The biggest departure from its ancestry is the inclusion of real-time tactical combat. When combat starts, the game switches from base building to putting you in full control of the colonists. Trees and structures provide cover which your ranged units can use à la XCOM. Each colonist has a selection of special abilities based on their equipment, traits, and skills and while it isn’t as in-depth as its predecessor, it’s still fun.
If you’re looking for a Rimworld experience from a base building and horrible raids point of view, then Judgement doesn’t disappoint.
Oxygen Not Included
Probably the biggest name on this list, and one that most Rimworld fans will have heard before, Oxygen Not Included is one of the best alternatives we can recommend.
Swapping the top-down for side on, Oxygen Not Included puts you in charge of a clone filled asteroid base and ramps the difficulty up to 11. Not content with just managing colonist’s mental states and physical health, you are also in charge of dealing with the temperature, water quality, and pollution. Put the bathrooms next to the reservoir? Yeah, everyone’s going to get sick.
Originally I felt that Oxygen Not Included was too difficult and had little in the way of content but Klei have continued to update it at a frantic pace and have expanded and improved pretty much every month.
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The biggest challenge is managing the rising or falling temperatures, moving gasses, and dealing with build ups of polluted liquids from the small bladdered colonist. Everything about it is bursting with character from the build up of tears from sad replicants to the way they curl up like cats in their beds.
This is another wildcard in that its comparisons to Rimworld are few, but it IS one of the recommended games on the Rimworld store page. Space Haven is a colony/survival sim set in space. You’re able to build up your ‘haven’ anyway you want, and must travel to explore a procedurally generated galaxy in search of new crew, resources, supplies and, crucially, a new home.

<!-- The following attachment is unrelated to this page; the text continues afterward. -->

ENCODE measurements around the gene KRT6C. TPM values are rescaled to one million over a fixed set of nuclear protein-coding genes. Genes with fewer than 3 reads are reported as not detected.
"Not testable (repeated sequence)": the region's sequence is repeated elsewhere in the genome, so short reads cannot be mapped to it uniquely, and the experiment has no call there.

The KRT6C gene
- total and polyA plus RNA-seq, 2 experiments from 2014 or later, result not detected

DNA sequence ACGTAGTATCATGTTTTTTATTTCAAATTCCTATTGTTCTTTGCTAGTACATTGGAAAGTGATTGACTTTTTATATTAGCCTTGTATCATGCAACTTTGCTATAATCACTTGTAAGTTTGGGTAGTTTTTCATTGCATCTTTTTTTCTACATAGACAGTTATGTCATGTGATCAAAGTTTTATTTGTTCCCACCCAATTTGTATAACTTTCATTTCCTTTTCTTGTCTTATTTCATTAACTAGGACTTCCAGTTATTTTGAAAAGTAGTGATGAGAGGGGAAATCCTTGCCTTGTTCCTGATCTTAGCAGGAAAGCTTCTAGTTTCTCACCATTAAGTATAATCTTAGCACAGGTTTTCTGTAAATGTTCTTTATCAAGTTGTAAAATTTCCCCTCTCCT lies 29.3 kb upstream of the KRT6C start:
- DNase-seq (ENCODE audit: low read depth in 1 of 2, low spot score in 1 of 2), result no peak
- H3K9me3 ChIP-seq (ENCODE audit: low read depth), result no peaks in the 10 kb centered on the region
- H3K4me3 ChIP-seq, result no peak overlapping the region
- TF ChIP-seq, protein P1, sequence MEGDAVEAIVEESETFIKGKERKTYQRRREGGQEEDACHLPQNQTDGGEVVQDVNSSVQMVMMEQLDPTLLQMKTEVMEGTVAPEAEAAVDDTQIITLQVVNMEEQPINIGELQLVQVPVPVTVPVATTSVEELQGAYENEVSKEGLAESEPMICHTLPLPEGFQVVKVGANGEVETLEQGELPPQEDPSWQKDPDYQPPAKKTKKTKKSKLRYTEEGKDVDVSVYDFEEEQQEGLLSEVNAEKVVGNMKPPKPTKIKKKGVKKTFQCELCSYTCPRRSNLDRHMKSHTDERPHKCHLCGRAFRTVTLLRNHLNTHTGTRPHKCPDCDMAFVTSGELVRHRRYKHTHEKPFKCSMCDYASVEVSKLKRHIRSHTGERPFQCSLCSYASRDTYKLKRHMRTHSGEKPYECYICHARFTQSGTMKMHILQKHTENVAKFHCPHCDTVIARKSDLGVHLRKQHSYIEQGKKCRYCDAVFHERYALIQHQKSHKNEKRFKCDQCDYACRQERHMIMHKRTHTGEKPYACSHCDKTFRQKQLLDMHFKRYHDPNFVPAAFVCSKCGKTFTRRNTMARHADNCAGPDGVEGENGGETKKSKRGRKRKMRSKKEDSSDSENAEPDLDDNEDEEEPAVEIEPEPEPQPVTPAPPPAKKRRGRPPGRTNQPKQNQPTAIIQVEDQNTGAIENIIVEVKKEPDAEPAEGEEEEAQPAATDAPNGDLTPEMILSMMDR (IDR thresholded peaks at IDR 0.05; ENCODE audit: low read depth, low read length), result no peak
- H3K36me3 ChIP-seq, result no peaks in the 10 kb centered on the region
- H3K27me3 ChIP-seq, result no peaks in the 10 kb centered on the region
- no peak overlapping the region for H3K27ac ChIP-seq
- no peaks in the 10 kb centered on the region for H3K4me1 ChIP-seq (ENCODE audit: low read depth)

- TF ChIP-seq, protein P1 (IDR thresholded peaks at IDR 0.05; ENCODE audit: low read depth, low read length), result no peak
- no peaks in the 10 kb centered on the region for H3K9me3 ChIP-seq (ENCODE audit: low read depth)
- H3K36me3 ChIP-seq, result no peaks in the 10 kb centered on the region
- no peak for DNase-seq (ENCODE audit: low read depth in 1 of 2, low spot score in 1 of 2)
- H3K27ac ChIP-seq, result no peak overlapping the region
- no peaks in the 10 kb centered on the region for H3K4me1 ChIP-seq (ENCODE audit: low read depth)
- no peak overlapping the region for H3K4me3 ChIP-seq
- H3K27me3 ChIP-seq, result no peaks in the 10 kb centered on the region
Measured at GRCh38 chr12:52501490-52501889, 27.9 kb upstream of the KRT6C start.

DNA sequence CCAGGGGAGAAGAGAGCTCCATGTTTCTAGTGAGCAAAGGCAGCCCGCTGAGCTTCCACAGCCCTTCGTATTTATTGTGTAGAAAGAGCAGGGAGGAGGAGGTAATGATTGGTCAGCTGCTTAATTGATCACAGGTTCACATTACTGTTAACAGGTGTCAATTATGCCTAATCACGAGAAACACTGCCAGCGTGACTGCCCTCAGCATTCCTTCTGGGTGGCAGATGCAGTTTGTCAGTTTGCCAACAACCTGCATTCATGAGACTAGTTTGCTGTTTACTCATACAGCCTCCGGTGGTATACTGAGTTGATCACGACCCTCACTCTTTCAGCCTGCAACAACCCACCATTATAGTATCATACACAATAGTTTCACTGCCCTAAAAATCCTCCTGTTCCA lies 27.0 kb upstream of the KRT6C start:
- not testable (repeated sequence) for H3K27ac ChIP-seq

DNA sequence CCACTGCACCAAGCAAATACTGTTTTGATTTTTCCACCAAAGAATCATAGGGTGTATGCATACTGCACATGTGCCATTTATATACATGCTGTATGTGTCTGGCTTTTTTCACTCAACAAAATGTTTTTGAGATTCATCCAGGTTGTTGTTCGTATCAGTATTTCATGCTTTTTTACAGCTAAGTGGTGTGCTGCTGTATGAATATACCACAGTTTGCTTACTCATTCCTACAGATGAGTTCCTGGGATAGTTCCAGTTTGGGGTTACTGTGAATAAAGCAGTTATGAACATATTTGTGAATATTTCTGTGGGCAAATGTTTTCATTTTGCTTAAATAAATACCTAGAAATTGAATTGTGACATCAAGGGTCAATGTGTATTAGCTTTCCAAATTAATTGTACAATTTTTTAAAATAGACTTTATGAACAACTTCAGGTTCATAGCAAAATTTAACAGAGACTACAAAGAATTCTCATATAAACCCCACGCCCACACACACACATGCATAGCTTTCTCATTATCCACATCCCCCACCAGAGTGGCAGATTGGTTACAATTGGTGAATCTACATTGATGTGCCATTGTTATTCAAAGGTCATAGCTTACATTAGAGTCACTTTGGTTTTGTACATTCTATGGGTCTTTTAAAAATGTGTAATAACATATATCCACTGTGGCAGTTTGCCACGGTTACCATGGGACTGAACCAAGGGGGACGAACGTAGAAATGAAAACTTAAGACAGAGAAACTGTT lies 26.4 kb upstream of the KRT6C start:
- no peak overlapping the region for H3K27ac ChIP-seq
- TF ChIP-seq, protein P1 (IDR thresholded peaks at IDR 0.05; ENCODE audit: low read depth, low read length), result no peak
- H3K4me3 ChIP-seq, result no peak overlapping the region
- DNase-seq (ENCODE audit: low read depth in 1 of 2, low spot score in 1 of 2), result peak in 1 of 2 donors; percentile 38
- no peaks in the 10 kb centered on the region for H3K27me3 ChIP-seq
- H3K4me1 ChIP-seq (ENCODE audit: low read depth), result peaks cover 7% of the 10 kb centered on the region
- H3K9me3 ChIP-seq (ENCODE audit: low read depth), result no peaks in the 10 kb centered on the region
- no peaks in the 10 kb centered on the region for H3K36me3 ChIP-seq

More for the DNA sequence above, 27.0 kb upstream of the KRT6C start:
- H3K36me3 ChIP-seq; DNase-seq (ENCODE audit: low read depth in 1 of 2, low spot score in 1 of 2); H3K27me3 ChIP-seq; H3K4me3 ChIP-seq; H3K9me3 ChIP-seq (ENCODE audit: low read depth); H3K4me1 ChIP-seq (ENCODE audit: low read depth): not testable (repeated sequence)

It probably has more in common with FTL or Crying Suns than Rimworld proper, but this isn’t a roguelike. It also sports a “simulated gas system” which, while neat, is not something I’d expect to be touted as a game selling feature. But hey, you are in space. The efficient and safe transfer of air is probably quite important out in the void.
Surviving the Aftermath
We’re including this one for similar reasons to Judgement. Surviving the Aftermath doesn’t have Rimworld’s frontier setting, nor its bleak take on interstellar outback life, but it is a game about building up a colony and surviving in a harsh world. In this game’s case, you’re attempting to guide and protect a group of survivors from an apocalypse.
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One of the strengths of this game is that the ‘event’ can be whatever you want: before starting each game you get to do some set-up that will determine what kind of events you get (very Rimworld), how bad the apocalypse was, how frequent disasters happen, and so on. Other strengths include a strategic layer where you can go out, explore, meet other colonies and also fight against bandits. It’s still in early access, but it gets regular big updates every couple of months and is shaping up nicely.
Dwarf Fortress Steam
The only thing better than a game like Dwarf Fortress… is Dwarf Fortress itself! This is a bit of a cheeky entry but it’s worth bearing in mind that the upcoming Steam release of Dwarf Fortress isn’t the exact same game that legend speaks of. Developer Bay 12 are formalising the habits of some players by giving it an official skin pack which will give it graphics comparable to any of the modern successors.
The developers are also looking at adding additional premium features themed around creating a version of Dwarf Fortress for a more mainstream audience, although it pretty much plays the same and will be updated inline with the the free/classic version.
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Dwarf Fortress on Steam will include the original game, in all it’s retro glory, as well as skinned-up modes such as ‘Fortress’ and ‘Adventure’. It will also come with official Steam Workshop integration. Sadly, there’s no timeline as to when this will release, so we’ll have to just sit tight in the interim.